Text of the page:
Now, that is some significant hail.  Interested in learning more about hail safety?  Take a look at our DEM's Hail Safety Tips on the Division's website.  Good info to have to make sure that when this comes down from the sky, you aren't in it's target path.

This is a pic of the tornado that touched down outside of Hasty, Colorado.

Tornado activity usually doesn't happen all by itself, it generally brings along some equally unwanted friends such as hail and flooding, particularly flash flooding in areas that are receiving heavy rainfall.  Get more safety tips from DEM's Flood Safety Page.  This was in Kiowa County.

 Another pic of the flooding in Kiowa County.

North Central Region Mass Care Tabletop Exercise - May 27 - Denver, CO

The North Central All-Hazards Region is hosting a Mass Care Tabletop Exercise at the Denver Tech Center Hyatt on Thursday, May 27, 2010, from 8:00 am until 12:00 pm. 

Sponsored by the NCR Mass Care Sub-Committee, the Tabletop objectives are to evaluate the ability of each participating jurisdiction to provide long-term, Emergency Support Function (ESF) 6 services, including human/animal sheltering and to evaluate the ability of each participating jurisdiction to provide mass care services to people with special needs.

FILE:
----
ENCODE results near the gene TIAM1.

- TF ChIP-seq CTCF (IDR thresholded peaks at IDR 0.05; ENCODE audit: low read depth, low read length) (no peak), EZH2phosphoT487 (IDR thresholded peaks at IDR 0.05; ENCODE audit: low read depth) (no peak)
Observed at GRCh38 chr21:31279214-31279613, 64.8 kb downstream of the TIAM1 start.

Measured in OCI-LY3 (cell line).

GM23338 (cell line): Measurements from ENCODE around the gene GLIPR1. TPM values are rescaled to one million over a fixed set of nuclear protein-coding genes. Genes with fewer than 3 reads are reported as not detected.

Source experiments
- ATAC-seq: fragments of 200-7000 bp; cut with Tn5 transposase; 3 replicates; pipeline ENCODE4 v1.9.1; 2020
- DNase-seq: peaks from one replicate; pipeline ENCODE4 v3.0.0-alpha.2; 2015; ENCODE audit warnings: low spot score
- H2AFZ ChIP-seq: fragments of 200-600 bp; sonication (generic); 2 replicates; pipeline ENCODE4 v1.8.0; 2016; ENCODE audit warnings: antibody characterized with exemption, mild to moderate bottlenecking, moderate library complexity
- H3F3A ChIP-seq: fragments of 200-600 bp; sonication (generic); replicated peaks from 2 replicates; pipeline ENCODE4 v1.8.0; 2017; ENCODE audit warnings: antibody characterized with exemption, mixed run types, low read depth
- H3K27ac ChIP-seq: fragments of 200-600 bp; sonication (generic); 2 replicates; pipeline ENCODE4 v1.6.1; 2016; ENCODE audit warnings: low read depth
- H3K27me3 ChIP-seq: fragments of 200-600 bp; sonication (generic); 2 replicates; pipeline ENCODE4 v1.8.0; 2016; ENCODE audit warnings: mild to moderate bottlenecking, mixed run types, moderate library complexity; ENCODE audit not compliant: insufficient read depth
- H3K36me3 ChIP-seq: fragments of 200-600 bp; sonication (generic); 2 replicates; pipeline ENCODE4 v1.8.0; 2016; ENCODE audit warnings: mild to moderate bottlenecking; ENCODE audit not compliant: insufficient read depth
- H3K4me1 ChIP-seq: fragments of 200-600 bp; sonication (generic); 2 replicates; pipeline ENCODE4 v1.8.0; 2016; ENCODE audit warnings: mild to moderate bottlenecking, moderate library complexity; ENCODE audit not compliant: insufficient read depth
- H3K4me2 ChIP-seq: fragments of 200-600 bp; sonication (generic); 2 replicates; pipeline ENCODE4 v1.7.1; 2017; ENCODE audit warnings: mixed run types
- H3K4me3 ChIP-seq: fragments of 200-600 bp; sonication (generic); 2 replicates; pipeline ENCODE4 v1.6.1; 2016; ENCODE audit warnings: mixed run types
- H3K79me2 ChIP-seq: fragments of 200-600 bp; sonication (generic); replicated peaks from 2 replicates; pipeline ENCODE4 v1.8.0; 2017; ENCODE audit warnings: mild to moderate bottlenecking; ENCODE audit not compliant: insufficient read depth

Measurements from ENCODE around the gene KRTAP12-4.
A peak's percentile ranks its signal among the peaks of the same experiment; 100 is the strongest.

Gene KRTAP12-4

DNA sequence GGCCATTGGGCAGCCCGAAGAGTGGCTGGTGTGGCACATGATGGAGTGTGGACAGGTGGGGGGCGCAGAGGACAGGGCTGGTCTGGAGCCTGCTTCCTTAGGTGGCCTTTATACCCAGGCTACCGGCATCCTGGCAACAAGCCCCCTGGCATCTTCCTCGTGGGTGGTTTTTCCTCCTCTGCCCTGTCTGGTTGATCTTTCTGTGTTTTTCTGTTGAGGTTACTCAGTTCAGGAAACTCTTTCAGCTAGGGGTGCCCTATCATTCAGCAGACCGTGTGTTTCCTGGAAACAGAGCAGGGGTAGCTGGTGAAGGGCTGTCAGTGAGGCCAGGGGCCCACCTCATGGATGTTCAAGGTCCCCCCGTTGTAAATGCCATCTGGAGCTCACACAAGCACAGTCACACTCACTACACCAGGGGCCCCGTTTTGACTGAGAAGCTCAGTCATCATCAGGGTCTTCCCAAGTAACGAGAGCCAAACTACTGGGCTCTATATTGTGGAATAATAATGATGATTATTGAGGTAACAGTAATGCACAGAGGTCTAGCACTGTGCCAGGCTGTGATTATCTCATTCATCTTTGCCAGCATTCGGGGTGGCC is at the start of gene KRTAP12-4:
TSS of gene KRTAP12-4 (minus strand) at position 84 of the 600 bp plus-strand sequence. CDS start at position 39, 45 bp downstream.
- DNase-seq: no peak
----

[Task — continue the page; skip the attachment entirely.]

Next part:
Who should attend?  All ESF-6 lead and supporting agencies; local, state and federal emergency management officials, public and mental health agencies, human service and housing authorities, volunteer organizations and animal sheltering agencies.

Registration can be done online at COTrain (  For any questions, contact Aron Anderson, Homeland Security Resource Support Analyst for the North Central All-Hazards Region at (303) 768-8734 or via email at

Hail Safety and Flash Flood Tips

Hail Safety Tips

If you are in an automobile:
  • Stop driving. If you can see a safe place close by (like inside a garage, under a highway overpass, or under a service station awning), drive there as soon as you can. Make sure you pull completely off the highway.Do NOT leave the vehicle until it stops hailing. Your car will furnish reasonable protection.